Hosting the Academy Awards Jimmy Kimmel found time for these conciliatory words:
“There are millions and millions of people watching right now and if every one of you took a minute to reach out to the person you disagree with, someone you like, and have one positive, considerate conversation, not as liberals or conservatives, but as Americans, if we could all do that we could make America great again. It starts with us.”
The problem? “Considerate conversation” is reserved only for people that Kimmel already “likes.” Kimmel felt a need to appear virtuous, but he seemed to enjoy his hypocritical and merciless bashing of President Trump.
Here are three ways to spot a hypocrite (and three ways one can reduce the level of hypocrisy in their own lives):
- They play the part of the innocent victim.
In his book Real Love and Freedom For the Soul, Dr. Greg Baer, explains how when we play the part of victims we “blame everyone but ourselves for our own mistakes and unhappiness.” In victim mode, we’ll hear ourselves saying “It’s not my fault” or “It’s not fair.”
Listening to Kimmel and other entertainers, you would think that their own actions have never contributed to the problems they perceive. How likely is that?
Do entertainers complain about damage to the biosphere while flying private jets all over the world? Do they have strong opinions about healthcare while engaging in drug and alcohol abuse that drives up healthcare costs?
Do they fail to recognize their willingness to embrace the concentration of power in the hands of politicians with whom they approve is a major cause of the problems we face today?
Consider Gwyneth Paltrow’s cultish fawning over Obama at a 2014 fundraiser: “It would be wonderful if we were able to give this man all of the power that he needs to pass the things that he needs to pass.”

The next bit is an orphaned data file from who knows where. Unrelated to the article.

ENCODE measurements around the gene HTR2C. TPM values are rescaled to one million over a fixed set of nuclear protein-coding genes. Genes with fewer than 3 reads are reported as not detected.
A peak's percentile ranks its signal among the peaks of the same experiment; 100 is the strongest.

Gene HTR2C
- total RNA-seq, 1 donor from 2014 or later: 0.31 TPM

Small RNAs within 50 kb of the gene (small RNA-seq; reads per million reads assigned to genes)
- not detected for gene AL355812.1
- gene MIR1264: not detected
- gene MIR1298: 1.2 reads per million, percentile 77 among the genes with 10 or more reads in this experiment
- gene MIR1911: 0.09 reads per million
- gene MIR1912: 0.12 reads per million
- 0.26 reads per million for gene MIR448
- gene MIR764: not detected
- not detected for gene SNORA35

Dr. Baer writes that victims aren’t bothered by their hypocrisy. “In their world, the only thing that matters is their pain, their needs, and their beliefs.” As victims, we aim “to convince the people around us to believe as we do.”
When we stop trying so hard to convince others of the righteousness our position, we see more clearly what changes we can make to improve the situation.
- They fail to recognize their moral outrage is often self-serving and self-defeating.
Self-righteousness is based on believing we are better than other people; we see the “truth” and “they” don’t. A recent essay reports on research by professors Zachary Rothschild and Lucas A. Keefer. “Moral outrage,” rather than being based on altruism, “is often a function of self-interest, wielded to assuage feelings of personal culpability for societal harms or reinforce (to the self and others) one's own status as a Very Good Person.”
Can we really get rid of our guilt by dumping it on others? A parent who feels he has underachieved in life might feel temporary relief from his own sense of failure by getting angry at his child’s poor performance in school. Long-term, though, the parent’s sense of failure remains and guilt increases for having attacked their child.
Our outrage doesn’t license bad behavior. When we lash out we are often saying someone else is responsible for our failures.
- They Don’t Lead By Going First
There is this basic principle of leadership, whether we are talking about home life or work life: your job is to lead by going first. Don’t expect your children to eat broccoli if ketchup is your idea of a vegetable. Don’t expect your employees to respect the ability and intelligence of others, if you don’t exemplify respect for others. Don’t expect to convince others of your views, if you treat them with disrespect.
“Do what I say and not what I do” is a mode of behavior that destroys trust and creates resentment.
Where do you think your happiness lies? If you think your happiness is dependent, for example, on power, your “need” for power may override what you might like to believe is your value of respecting others.
Reflecting on our values is essential to personal and professional fulfillment. When we examine and remove our internal barriers that stop us from acting from our values, only then will our behavior change.
If we are willing to learn, awareness of our own hypocrisy can be a great teacher. The cutting-edge of our own possibilities for personal development is often where we are most hypocritical.
When we stop justifying our hypocrisy, we might see the change we, not others, need to make.
[Image Credit: ABC-Youtube]
Barry Brownstein is professor emeritus of economics and leadership at the University of Baltimore. He is the author of The Inner-Work of Leadership. To receive Barry's essays subscribe at Mindset Shifts.